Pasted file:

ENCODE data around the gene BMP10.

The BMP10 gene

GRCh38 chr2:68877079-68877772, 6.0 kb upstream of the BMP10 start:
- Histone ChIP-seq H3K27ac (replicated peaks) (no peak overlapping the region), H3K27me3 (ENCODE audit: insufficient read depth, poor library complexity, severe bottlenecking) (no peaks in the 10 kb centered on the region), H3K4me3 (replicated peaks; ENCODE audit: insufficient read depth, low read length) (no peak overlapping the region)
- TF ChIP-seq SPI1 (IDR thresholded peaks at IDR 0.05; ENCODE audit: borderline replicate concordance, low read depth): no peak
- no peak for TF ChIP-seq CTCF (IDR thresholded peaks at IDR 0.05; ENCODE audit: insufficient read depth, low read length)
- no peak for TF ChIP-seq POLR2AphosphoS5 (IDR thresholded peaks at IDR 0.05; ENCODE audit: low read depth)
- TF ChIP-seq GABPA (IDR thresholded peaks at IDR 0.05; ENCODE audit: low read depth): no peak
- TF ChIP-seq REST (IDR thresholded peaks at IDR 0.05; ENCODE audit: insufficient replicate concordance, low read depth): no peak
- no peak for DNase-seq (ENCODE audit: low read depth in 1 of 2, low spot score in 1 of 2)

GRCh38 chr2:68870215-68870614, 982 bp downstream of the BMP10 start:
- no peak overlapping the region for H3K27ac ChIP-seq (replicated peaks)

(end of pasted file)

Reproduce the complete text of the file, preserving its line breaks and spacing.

ENCODE data around the gene BMP10.

The BMP10 gene

GRCh38 chr2:68877079-68877772, 6.0 kb upstream of the BMP10 start:
- Histone ChIP-seq H3K27ac (replicated peaks) (no peak overlapping the region), H3K27me3 (ENCODE audit: insufficient read depth, poor library complexity, severe bottlenecking) (no peaks in the 10 kb centered on the region), H3K4me3 (replicated peaks; ENCODE audit: insufficient read depth, low read length) (no peak overlapping the region)
- TF ChIP-seq SPI1 (IDR thresholded peaks at IDR 0.05; ENCODE audit: borderline replicate concordance, low read depth): no peak
- no peak for TF ChIP-seq CTCF (IDR thresholded peaks at IDR 0.05; ENCODE audit: insufficient read depth, low read length)
- no peak for TF ChIP-seq POLR2AphosphoS5 (IDR thresholded peaks at IDR 0.05; ENCODE audit: low read depth)
- TF ChIP-seq GABPA (IDR thresholded peaks at IDR 0.05; ENCODE audit: low read depth): no peak
- TF ChIP-seq REST (IDR thresholded peaks at IDR 0.05; ENCODE audit: insufficient replicate concordance, low read depth): no peak
- no peak for DNase-seq (ENCODE audit: low read depth in 1 of 2, low spot score in 1 of 2)

GRCh38 chr2:68870215-68870614, 982 bp downstream of the BMP10 start:
- no peak overlapping the region for H3K27ac ChIP-seq (replicated peaks)